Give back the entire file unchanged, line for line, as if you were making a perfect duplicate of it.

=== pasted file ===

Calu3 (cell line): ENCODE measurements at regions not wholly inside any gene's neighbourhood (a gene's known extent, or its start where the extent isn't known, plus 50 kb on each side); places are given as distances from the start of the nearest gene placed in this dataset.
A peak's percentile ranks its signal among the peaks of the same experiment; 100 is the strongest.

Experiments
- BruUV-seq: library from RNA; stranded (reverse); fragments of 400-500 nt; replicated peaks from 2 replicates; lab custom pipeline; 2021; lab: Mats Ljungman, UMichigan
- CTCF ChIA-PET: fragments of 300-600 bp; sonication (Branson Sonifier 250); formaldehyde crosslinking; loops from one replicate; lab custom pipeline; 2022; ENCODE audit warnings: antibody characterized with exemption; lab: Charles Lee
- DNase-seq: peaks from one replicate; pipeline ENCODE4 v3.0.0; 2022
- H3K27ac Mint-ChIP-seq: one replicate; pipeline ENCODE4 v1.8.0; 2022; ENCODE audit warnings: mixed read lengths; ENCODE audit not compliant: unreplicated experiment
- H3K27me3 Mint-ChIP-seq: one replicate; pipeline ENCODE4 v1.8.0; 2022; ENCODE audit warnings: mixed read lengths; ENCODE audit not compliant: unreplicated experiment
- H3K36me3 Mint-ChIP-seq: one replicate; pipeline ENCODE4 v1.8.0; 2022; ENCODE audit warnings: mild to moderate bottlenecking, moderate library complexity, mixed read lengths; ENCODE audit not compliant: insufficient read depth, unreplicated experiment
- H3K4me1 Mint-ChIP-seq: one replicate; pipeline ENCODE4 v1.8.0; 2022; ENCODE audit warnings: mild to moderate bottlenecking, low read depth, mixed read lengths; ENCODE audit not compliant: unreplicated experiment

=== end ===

Calu3 (cell line): ENCODE measurements at regions not wholly inside any gene's neighbourhood (a gene's known extent, or its start where the extent isn't known, plus 50 kb on each side); places are given as distances from the start of the nearest gene placed in this dataset.
A peak's percentile ranks its signal among the peaks of the same experiment; 100 is the strongest.

Experiments
- BruUV-seq: library from RNA; stranded (reverse); fragments of 400-500 nt; replicated peaks from 2 replicates; lab custom pipeline; 2021; lab: Mats Ljungman, UMichigan
- CTCF ChIA-PET: fragments of 300-600 bp; sonication (Branson Sonifier 250); formaldehyde crosslinking; loops from one replicate; lab custom pipeline; 2022; ENCODE audit warnings: antibody characterized with exemption; lab: Charles Lee
- DNase-seq: peaks from one replicate; pipeline ENCODE4 v3.0.0; 2022
- H3K27ac Mint-ChIP-seq: one replicate; pipeline ENCODE4 v1.8.0; 2022; ENCODE audit warnings: mixed read lengths; ENCODE audit not compliant: unreplicated experiment
- H3K27me3 Mint-ChIP-seq: one replicate; pipeline ENCODE4 v1.8.0; 2022; ENCODE audit warnings: mixed read lengths; ENCODE audit not compliant: unreplicated experiment
- H3K36me3 Mint-ChIP-seq: one replicate; pipeline ENCODE4 v1.8.0; 2022; ENCODE audit warnings: mild to moderate bottlenecking, moderate library complexity, mixed read lengths; ENCODE audit not compliant: insufficient read depth, unreplicated experiment
- H3K4me1 Mint-ChIP-seq: one replicate; pipeline ENCODE4 v1.8.0; 2022; ENCODE audit warnings: mild to moderate bottlenecking, low read depth, mixed read lengths; ENCODE audit not compliant: unreplicated experiment